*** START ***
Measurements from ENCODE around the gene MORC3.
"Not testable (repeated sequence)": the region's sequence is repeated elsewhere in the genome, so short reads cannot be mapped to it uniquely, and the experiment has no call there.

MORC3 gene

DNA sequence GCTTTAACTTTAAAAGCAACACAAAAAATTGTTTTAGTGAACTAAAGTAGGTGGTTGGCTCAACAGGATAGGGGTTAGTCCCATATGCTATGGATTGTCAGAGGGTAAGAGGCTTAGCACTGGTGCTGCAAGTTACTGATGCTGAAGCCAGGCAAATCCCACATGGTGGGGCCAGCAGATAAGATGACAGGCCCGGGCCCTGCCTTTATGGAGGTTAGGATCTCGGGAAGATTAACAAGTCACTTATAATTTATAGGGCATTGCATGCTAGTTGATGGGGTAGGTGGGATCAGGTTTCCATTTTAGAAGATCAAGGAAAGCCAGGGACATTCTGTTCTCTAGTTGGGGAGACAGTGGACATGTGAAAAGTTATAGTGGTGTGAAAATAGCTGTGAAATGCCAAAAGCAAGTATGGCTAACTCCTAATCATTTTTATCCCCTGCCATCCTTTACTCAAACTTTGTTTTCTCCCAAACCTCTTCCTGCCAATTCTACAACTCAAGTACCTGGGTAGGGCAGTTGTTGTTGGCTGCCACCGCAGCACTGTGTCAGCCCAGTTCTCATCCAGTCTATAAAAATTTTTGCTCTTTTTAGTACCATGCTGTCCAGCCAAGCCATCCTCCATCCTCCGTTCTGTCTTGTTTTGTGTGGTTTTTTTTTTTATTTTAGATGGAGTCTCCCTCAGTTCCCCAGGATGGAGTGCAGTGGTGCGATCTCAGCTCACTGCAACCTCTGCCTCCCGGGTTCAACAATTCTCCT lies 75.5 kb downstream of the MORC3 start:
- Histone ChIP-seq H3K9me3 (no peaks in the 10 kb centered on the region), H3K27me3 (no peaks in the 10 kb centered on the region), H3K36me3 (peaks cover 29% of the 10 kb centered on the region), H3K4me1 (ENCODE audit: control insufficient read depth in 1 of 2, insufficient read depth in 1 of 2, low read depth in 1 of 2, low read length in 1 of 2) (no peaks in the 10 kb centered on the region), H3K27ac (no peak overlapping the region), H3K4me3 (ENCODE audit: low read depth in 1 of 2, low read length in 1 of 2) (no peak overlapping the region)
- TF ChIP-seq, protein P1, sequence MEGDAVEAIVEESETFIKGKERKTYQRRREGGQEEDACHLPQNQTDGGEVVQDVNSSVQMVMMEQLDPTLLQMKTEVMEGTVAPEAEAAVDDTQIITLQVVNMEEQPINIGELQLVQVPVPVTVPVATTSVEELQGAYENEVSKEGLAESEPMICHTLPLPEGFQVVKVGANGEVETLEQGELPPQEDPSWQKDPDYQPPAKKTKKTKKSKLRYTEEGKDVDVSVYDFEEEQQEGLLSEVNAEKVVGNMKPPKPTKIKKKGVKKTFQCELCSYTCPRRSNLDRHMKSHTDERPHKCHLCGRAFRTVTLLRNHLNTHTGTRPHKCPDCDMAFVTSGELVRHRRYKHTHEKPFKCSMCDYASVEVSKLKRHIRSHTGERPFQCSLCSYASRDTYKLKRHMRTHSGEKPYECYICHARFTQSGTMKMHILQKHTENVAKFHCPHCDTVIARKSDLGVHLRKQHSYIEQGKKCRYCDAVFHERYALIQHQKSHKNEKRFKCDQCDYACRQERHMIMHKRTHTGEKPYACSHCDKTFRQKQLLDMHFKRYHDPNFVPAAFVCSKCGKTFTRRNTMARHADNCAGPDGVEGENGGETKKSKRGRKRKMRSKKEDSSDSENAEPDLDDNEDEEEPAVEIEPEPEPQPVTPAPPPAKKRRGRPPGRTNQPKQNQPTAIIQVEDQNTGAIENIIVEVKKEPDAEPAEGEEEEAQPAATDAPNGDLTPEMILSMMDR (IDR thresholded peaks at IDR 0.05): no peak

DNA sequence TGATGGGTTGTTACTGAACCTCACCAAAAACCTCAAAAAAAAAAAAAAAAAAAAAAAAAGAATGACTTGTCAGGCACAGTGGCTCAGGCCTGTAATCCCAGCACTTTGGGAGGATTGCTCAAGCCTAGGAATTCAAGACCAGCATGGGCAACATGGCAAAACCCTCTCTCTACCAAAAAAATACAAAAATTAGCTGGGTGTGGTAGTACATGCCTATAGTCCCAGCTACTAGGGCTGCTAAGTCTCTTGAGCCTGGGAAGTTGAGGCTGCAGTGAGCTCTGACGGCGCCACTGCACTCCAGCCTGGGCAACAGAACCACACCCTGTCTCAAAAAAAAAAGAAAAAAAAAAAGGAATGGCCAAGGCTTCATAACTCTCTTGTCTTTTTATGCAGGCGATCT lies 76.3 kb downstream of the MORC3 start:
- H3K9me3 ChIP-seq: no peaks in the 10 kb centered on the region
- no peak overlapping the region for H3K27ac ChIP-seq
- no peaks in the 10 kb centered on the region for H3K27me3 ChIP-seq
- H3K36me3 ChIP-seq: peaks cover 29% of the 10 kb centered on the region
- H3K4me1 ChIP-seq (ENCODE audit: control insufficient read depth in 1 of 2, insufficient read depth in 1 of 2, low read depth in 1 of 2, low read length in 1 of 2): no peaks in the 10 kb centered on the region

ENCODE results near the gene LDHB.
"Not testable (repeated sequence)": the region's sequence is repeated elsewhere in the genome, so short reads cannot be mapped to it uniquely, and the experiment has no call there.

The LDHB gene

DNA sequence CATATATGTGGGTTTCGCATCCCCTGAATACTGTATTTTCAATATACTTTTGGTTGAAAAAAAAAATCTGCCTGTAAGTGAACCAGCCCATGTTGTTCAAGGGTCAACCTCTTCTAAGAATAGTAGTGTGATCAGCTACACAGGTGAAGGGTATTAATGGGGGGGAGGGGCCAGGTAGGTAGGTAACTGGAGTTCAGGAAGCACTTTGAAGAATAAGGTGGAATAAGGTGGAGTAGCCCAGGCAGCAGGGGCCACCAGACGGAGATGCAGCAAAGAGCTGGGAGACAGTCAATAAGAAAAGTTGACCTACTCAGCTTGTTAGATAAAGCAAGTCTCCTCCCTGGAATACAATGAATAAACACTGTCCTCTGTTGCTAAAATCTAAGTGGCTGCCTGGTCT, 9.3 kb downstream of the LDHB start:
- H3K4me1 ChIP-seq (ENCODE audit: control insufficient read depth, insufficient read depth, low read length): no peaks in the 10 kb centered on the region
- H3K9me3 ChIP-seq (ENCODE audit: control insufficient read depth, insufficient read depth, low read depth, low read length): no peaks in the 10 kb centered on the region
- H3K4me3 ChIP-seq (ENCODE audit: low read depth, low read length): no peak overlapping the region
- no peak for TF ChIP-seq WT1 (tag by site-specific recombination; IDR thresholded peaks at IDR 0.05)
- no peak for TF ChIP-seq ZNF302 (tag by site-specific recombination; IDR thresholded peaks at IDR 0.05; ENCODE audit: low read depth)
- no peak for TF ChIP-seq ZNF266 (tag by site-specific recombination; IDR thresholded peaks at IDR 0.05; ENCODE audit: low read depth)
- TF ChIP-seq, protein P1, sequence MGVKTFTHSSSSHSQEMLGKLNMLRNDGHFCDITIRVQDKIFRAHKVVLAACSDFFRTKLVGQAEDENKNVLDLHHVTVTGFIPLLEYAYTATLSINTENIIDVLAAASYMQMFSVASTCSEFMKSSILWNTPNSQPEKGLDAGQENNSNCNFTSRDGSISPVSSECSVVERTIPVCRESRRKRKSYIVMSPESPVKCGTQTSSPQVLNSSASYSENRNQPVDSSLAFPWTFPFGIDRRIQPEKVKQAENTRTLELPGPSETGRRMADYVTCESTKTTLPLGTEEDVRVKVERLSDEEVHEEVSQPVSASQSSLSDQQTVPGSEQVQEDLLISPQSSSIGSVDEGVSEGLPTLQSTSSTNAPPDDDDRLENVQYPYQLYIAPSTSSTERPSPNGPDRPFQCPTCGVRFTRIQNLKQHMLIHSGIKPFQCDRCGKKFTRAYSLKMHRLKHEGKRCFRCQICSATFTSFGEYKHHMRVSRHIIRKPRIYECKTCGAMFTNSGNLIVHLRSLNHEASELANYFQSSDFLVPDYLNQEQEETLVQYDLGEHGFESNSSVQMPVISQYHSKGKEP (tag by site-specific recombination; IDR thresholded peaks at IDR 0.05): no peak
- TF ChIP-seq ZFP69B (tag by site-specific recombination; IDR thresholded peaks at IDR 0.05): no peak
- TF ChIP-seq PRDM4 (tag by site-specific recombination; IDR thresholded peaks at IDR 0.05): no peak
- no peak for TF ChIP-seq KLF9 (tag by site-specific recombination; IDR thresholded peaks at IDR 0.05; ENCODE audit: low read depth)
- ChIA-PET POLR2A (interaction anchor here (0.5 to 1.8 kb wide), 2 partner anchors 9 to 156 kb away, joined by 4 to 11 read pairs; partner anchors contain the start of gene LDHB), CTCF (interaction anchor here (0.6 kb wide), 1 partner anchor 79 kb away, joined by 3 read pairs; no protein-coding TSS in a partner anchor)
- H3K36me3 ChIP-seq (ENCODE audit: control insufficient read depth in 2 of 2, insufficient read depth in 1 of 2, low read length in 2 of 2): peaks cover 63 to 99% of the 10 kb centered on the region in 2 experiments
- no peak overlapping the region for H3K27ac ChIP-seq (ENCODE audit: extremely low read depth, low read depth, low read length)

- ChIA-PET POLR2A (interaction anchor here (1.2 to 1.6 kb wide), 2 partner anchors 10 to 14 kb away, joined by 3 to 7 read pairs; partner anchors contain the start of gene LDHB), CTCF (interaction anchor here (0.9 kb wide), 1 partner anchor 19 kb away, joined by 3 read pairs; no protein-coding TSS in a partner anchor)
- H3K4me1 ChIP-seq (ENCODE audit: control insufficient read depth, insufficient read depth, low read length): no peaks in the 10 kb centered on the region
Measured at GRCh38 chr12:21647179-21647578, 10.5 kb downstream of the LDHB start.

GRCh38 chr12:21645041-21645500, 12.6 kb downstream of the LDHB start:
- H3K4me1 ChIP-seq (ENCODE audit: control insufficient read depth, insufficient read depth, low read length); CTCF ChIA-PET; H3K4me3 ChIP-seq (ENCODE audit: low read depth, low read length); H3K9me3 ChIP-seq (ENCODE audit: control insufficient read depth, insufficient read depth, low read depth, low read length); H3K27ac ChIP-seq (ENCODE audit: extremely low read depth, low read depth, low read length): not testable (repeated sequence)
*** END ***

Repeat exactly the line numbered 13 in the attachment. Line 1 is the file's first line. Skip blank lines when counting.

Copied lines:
ENCODE results near the gene LDHB.